On Monday Ted Daley, who is running against Sen. Jim Carlson, DFL-Eagan, will raise money at the Eagan home of Sandy and Gary Wiese. Contributions are $50 per person and $80 per couple. Diane Anderson, who is challenging Rep. Sandy Masin, DFL-Eagan, will raise money Tuesday at Granite City Food and Brewery. Minority Leader Kurt Zellers and conservative bloggers and radio hosts Mitch Berg and Ed Morrissey are expected to attend. On Thursday, Senate President Jim Metzen, DFL-South St. Paul, and Rep. Rick Hansen, DFL-South St. Paul, are holding a fundraiser for Masin at the home of Eagan City Council member Meg Tilley….
Not only are people writing lots of checks in Eagan, they’re also planting lots of campaign lawn signs. Apparently too many, at least for the tastes of Mayor Mike Maguire. The Pioneer Press quotes Maguire as saying the signs are “real visual noise out here in the suburbs.” He’s asking candidates to pledge to forego campaign lawn signs until Labor Day….
There are few races in which candidates’ notable names precede them as emphatically as in the District 57 Senate race in the suburbs south of St. Paul. The area is represented by state Sen. Katie Sieben, DFL-Newport. She comes from a local political dynasty that includes her father, former Rep. Mike Sieben, and her uncle, former House Speaker Harry Sieben, Jr.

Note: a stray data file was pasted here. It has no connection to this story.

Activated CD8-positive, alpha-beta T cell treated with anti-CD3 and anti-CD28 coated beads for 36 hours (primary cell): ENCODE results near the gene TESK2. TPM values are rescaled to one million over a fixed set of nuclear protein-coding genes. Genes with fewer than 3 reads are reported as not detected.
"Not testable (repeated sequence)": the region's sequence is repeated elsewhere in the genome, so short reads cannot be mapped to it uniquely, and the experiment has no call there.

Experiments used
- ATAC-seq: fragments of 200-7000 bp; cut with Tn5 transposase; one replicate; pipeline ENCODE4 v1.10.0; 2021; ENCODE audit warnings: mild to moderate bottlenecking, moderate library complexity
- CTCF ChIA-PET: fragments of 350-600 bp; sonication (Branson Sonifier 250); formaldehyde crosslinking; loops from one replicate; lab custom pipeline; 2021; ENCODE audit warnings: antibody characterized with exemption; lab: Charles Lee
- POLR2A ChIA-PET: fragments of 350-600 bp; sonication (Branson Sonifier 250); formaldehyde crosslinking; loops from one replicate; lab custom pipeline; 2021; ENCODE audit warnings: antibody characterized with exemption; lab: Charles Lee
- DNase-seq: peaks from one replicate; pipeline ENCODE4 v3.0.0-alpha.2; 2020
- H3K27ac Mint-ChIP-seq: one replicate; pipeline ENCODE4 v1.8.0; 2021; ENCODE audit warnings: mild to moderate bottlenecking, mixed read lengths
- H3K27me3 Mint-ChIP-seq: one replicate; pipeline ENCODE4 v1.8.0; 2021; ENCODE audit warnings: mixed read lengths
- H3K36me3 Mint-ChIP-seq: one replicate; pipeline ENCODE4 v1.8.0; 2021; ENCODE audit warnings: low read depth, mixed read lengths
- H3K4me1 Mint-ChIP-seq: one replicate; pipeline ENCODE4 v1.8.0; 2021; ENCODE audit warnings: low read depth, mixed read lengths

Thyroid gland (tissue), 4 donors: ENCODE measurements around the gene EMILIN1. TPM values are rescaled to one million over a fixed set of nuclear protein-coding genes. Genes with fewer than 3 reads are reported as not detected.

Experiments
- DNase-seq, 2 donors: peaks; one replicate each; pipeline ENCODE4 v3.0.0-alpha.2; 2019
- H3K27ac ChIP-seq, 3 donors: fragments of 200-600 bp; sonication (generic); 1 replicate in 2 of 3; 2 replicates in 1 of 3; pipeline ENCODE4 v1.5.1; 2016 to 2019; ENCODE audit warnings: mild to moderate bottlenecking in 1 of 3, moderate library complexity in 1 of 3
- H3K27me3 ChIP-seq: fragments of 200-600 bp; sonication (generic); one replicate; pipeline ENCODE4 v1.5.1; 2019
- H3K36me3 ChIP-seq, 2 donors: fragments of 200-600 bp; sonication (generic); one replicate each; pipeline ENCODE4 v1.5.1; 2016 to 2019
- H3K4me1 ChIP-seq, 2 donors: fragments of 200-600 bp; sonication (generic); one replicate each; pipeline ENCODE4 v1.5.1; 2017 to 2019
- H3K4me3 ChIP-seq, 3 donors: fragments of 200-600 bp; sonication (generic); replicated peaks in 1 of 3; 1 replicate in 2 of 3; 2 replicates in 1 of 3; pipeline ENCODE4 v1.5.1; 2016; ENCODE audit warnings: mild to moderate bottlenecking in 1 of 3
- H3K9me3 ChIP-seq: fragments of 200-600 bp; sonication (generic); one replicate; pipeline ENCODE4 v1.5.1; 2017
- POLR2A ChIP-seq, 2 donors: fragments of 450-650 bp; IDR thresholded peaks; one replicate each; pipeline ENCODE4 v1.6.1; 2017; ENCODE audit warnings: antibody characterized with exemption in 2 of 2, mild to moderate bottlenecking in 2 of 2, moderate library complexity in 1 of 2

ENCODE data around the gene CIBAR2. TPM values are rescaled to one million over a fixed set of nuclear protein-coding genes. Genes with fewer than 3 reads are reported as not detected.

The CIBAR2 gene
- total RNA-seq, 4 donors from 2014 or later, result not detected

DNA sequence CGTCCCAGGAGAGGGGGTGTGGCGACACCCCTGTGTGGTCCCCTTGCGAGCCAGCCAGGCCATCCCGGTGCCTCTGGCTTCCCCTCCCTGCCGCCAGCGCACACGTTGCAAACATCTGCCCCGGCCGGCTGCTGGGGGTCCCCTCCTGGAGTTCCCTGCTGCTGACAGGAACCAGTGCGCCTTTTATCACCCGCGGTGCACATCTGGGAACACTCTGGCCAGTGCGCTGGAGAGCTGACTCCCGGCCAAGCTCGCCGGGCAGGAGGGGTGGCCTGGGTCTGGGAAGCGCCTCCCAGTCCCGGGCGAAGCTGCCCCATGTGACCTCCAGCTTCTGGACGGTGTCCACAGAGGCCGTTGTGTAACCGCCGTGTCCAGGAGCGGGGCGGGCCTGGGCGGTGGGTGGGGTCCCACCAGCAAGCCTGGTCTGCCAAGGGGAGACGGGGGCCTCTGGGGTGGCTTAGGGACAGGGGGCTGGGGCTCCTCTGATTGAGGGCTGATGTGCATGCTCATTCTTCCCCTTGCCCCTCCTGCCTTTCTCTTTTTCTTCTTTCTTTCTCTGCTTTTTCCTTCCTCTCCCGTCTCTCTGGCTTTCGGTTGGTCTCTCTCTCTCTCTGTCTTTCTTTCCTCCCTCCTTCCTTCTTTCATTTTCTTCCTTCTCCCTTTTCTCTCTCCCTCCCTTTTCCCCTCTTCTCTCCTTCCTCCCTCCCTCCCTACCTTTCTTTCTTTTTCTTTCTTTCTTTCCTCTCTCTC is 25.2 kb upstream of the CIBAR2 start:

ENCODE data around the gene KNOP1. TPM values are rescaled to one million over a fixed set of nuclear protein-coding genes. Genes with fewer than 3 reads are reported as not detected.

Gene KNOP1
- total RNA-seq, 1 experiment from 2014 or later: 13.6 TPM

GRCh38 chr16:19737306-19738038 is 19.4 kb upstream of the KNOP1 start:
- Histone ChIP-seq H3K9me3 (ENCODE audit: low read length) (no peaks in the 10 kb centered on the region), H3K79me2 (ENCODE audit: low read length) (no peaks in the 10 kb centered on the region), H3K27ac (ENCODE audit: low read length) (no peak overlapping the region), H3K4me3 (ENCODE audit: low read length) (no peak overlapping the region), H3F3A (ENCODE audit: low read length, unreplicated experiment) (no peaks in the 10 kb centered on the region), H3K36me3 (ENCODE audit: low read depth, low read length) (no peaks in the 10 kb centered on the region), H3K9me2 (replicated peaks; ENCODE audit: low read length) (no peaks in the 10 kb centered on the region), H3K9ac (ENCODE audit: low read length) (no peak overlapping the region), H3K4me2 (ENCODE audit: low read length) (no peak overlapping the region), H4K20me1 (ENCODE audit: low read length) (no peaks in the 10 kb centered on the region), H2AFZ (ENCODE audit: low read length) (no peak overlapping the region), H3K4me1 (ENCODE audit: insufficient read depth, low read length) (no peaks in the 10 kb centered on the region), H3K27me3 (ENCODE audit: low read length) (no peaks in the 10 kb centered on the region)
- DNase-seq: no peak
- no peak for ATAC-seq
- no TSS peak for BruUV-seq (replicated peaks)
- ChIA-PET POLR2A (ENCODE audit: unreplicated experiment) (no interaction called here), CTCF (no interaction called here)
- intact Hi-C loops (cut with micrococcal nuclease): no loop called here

Sieben is being challenged by a name that is also famous, especially to those in the hockey-loving suburbs. Karin Housley will be the Republican on the ballot in November. Her husband, Hall of Fame hockey player Phil Housley, is the second-leading scorer in NHL history and is considered the peer of legendary defensemen like Chris Chellios and Ray Borque. Perhaps fortunately for Sieben, Housley coaches high school hockey outside the district in Stillwater….
St. Paul Mayor Chris Coleman and the members of the DFL-dominated City Council will hold a fundraiser for the House DFL Caucus on Monday. The event at Sweeney’s Saloon in St. Paul will feature eight members of St. Paul’s legislative delegation. Suggested contributions are $100, $250 and $500.
When reporters ask campaigns and caucus officials for the final tally of money collected at fundraisers, they almost always decline to be specific. So it was unusual when GOP candidate Tim Utz said in an e-mail that he raised $1,300 at a fundraiser in Columbia Heights attended by GOP gubernatorial endorsee Tom Emmer. Utz is running in House District 50A against incumbent DFL Rep. Carolyn Laine.